LaMaray Moultrie, VBS student, saws a piece of wood to create a dradle as his friend Alex Villa watches during last year’s Vacation Bible School at the Spiritual Life Center. This year’s VBS will be June 9-13. (Photo by Nathan Pfau)
Published: May 29, 2014
FORT RUCKER, Ala. (May 29, 2014) -- Learning through interaction is the focus of Fort Rucker’s Vacation Bible School, as children will learn through hands-on experiences to create lasting memories.
This year’s VBS will run June 9-13 from 8:30-11:30 a.m. at the Spiritual Life Center, with the theme, “Covenant Adventure – God calls his people,” said Nancy Jankoski, Fort Rucker Religious Support Office director of religious education.
Each day during the event will cover a different lesson that will offer children experiences to learn about the Bible. Although different faith groups have different lessons they learn, Jankoski said that Fort Rucker’s VBS will focus on what makes the faith groups similar, rather than what sets them apart.
“We’re using a multiplicity of faith groups,” she said. “All of the groups that are involved in Vacation Bible School will have a Christian base, such as Catholic, Protestant, Latter-day Saints, Evangelical Pentecostals, and more, which will all cooperate together on this annual event. Instead of zeroing in on the things that the various faith groups differ on, we’re going to focus on what do all people who believe in Christ have in common.”
Throughout the week, children will take part in events based on different covenants throughout the Bible.
June 9 will be Noah’s covenant, where children will learn about how God spares a Family and renews the world; June 10 will be Abraham’s covenant, where God works with one man to bless all mankind; June 11 will be Moses’ covenant, where children will learn about when God gave people good rules to live by; June 12 will be David’s covenant, where God will provide a leader for His people; and June 13 will be the New covenant, when they learn that Jesus is God’s promised savior.
The events that children will take part in are meant to have them utilize all five of their senses, because Jankoski said that’s the best way to get them to learn and have a good time.
“We want them to learn by actually putting themselves in the story,” she said. “You use all five senses that God gave you – you smell things, you taste things, you touch things, you see things and you hear things, and that’s how we want our children to learn. That way they can create a lasting memory.”
The children will have the opportunity to bake bread straight out of biblical times in a bakery, and build toys, such as boats and wooden sheep at the carpentry station, all under expert adult supervision.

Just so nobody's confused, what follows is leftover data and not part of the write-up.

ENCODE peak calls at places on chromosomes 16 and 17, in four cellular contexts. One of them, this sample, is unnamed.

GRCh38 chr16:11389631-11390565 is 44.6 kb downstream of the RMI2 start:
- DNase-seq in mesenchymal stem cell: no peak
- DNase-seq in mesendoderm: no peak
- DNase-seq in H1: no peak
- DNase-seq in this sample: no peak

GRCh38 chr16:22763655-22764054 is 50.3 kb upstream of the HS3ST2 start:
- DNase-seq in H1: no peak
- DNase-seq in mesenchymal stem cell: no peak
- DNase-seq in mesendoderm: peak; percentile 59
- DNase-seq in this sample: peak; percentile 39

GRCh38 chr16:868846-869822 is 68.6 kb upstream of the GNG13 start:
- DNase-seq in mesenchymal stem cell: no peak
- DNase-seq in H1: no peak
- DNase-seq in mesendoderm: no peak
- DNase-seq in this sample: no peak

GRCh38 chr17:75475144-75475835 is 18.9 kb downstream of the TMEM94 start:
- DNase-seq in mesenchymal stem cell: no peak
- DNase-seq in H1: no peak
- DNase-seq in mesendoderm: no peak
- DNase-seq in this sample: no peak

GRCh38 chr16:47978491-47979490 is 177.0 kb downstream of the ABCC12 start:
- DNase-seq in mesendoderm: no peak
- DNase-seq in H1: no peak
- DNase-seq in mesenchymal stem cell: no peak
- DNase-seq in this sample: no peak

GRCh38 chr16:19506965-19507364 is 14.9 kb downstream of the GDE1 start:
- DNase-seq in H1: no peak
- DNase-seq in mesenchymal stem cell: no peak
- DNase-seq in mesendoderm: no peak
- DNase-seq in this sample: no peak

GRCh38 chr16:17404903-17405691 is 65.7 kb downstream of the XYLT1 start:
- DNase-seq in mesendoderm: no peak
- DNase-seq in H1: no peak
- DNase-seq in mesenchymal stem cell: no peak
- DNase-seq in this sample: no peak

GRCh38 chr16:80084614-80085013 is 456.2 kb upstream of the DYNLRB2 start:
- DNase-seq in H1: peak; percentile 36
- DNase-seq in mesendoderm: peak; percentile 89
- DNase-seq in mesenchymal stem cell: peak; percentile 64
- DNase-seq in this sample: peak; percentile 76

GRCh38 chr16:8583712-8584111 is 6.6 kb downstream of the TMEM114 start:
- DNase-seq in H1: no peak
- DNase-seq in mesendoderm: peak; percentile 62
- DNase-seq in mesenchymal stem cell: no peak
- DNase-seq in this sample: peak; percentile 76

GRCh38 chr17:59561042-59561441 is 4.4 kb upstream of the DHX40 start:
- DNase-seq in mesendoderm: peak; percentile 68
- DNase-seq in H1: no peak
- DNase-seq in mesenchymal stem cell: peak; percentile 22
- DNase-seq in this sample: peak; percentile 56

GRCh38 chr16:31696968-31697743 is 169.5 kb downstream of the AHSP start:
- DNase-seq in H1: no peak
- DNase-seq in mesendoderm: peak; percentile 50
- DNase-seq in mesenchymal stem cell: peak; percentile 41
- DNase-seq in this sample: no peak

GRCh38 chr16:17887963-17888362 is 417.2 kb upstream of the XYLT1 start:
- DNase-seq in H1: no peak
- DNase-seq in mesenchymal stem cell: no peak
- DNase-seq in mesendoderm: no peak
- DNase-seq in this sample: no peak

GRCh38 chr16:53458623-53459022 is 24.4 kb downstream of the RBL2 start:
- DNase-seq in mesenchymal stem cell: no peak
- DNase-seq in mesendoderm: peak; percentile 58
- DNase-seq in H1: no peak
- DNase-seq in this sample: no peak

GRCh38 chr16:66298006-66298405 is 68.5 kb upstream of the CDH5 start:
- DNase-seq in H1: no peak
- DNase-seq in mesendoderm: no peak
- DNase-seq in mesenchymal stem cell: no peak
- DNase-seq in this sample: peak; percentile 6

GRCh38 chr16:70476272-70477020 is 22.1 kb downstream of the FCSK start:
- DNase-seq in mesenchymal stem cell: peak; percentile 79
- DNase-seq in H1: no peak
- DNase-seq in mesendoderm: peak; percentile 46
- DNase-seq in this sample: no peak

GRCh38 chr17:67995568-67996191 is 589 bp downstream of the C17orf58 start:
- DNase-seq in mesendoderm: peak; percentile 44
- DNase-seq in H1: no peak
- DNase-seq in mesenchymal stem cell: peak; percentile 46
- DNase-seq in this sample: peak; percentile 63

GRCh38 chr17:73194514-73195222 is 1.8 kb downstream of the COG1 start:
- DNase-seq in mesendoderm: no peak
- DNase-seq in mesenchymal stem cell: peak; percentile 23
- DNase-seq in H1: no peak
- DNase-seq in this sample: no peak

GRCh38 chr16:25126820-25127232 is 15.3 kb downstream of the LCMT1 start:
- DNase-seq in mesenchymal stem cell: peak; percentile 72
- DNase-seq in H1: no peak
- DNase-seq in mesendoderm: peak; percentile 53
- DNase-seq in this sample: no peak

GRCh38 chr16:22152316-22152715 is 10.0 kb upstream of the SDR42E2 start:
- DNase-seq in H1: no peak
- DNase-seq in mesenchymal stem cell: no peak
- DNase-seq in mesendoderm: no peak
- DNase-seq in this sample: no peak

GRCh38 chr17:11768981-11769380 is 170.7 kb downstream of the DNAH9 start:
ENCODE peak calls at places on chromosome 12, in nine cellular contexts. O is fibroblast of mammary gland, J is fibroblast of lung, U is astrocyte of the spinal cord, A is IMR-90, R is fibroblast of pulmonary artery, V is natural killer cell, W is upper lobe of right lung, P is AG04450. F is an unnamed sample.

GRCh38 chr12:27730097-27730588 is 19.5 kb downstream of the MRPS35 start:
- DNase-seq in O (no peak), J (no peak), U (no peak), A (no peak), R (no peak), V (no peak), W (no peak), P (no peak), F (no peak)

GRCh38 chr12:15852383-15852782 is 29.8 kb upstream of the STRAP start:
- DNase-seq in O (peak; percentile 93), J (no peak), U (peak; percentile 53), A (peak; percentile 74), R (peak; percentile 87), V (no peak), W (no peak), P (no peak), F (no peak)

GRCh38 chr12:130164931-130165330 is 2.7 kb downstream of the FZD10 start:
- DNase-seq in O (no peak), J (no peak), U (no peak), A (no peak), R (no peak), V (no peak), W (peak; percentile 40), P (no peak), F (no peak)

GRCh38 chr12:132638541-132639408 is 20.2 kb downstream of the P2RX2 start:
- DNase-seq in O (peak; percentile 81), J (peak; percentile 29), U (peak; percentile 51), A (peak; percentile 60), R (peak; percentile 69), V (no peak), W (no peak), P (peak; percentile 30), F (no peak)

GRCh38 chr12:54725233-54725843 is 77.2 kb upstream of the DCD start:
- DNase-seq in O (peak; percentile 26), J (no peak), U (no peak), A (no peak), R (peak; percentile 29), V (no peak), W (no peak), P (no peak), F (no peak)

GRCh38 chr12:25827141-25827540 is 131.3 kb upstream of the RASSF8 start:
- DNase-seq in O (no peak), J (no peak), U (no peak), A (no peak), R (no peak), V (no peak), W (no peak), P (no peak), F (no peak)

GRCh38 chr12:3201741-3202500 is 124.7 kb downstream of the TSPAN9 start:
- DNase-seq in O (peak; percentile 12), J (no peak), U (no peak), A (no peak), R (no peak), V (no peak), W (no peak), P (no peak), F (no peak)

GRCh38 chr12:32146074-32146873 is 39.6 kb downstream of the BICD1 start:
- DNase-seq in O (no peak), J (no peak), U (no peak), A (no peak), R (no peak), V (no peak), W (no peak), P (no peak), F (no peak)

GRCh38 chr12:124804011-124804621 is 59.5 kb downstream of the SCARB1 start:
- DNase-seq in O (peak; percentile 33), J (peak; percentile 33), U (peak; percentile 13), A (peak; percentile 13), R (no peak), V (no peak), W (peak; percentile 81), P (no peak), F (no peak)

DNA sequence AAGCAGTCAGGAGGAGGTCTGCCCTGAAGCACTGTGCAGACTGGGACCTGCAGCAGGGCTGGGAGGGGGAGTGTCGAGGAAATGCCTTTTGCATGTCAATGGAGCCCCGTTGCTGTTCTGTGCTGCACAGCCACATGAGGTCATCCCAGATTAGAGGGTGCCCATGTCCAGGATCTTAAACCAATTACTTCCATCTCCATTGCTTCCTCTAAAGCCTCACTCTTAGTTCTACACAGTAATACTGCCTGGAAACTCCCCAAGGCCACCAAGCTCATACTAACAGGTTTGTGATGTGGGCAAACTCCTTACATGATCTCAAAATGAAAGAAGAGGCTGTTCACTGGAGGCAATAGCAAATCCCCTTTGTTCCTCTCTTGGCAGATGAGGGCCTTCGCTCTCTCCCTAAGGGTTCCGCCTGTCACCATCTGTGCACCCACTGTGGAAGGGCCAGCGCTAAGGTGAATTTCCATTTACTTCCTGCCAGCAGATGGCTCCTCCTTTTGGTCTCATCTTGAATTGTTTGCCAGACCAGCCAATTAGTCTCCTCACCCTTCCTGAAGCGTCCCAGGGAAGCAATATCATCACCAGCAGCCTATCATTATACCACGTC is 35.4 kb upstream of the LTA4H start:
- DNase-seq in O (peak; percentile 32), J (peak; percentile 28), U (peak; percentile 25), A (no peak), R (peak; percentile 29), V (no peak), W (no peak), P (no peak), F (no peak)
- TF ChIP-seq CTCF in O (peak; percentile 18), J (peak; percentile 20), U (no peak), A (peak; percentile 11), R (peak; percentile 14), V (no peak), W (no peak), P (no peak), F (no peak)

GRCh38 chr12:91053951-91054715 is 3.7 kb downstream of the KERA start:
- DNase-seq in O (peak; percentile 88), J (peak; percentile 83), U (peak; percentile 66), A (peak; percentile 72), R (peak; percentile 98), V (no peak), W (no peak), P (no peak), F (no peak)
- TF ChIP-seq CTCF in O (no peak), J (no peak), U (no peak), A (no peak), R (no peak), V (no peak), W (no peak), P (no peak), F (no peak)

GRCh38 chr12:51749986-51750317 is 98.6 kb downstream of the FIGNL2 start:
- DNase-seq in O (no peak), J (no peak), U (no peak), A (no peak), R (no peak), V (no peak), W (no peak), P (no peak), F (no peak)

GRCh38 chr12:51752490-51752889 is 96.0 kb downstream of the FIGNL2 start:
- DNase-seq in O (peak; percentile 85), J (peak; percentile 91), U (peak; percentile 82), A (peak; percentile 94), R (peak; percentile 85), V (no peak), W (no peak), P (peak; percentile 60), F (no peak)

Although the focus is on learning through fun and interaction, the main focus is on the safety of the children, said the director.
One of the main events throughout VBS will be during the Moses covenant, where children will actually be able to take part in and experience the parting of the Red Sea. There will be an event set up where children will learn about Moses and how he freed his people from the tyranny of the Egyptians.
They will experience the parting of the sea and get to walk through the waves, all while being pursued by the Egyptian army. The army won’t be as fortunate to make it through the Red Sea, however, as volunteers will be on standby to make sure the waves “come crashing down” on the Egyptian army, simulated with water hoses and squirt guns.
In addition to the parting of the Red Sea, children will be able to participate in a Hebrew writing class, where they can learn to write their name; a Bible story camp, where they can experience Bible stories under simulated stars; a musical instrument shop, where children can learn about the musical instruments of the time; and even a Bible-time beauty salon, where girls can learn about makeup of the times and boys can learn how to shave.
“It’s all about learning through interaction,” said Jankoski. “We want them to use all of their senses to learn, not to learn the way I did growing up – through worksheets and reading.”
There will be too many events for one child to experience them all, and that’s the goal, said the director.
“We would rather have the children not be able to experience absolutely everything than have them not experience enough,” she said.
Parents can sign their children up early or on the days of the event, as long as there is room, said Jankoski. The age groups range from kindergarten through sixth grade, and will be based on the child’s fall 2014 grade. There is also an option for parents with preschool-age or special-needs children to go through the program with their children.
“We don’t want to turn anyone away, so even if we have to put a child in a different age group just so they can experience the program, we’ll do that,” she said. “As long as we have the room, we’ll try to get you in here.”
For more information, to register or volunteer, call 255-3946, or visit the religious education center.
This article was originally published at http://www.army.mil/article/126967/
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